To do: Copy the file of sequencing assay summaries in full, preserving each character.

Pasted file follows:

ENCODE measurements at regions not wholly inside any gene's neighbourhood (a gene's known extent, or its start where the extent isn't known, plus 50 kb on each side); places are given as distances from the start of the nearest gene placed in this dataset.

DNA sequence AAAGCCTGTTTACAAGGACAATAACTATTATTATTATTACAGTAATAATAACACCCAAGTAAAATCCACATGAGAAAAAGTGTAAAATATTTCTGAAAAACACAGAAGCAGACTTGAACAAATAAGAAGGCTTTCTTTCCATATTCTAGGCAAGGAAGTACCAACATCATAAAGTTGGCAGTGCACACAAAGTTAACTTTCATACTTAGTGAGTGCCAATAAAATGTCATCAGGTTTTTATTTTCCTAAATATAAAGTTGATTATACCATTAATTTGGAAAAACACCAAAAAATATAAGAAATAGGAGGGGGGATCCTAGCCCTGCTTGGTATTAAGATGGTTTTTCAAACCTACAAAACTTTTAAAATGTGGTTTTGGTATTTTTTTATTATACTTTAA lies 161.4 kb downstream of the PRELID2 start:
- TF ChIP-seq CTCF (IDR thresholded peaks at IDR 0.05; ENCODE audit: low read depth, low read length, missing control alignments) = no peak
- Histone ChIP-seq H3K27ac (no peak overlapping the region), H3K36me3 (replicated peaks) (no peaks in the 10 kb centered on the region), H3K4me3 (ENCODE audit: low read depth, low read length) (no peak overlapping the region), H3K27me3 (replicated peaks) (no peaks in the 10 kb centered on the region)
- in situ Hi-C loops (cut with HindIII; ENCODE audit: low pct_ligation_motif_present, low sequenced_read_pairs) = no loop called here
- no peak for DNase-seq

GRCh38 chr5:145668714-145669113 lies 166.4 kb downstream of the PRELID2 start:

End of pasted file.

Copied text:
ENCODE measurements at regions not wholly inside any gene's neighbourhood (a gene's known extent, or its start where the extent isn't known, plus 50 kb on each side); places are given as distances from the start of the nearest gene placed in this dataset.

DNA sequence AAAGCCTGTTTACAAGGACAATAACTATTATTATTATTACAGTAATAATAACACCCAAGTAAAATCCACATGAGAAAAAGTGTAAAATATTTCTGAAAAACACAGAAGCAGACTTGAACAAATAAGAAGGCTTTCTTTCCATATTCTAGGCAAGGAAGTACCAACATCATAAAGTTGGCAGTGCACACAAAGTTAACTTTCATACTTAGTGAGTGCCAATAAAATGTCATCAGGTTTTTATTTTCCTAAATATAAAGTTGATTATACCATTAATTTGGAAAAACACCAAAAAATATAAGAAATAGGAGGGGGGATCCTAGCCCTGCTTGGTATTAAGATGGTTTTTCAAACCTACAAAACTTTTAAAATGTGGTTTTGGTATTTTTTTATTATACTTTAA lies 161.4 kb downstream of the PRELID2 start:
- TF ChIP-seq CTCF (IDR thresholded peaks at IDR 0.05; ENCODE audit: low read depth, low read length, missing control alignments) = no peak
- Histone ChIP-seq H3K27ac (no peak overlapping the region), H3K36me3 (replicated peaks) (no peaks in the 10 kb centered on the region), H3K4me3 (ENCODE audit: low read depth, low read length) (no peak overlapping the region), H3K27me3 (replicated peaks) (no peaks in the 10 kb centered on the region)
- in situ Hi-C loops (cut with HindIII; ENCODE audit: low pct_ligation_motif_present, low sequenced_read_pairs) = no loop called here
- no peak for DNase-seq

GRCh38 chr5:145668714-145669113 lies 166.4 kb downstream of the PRELID2 start: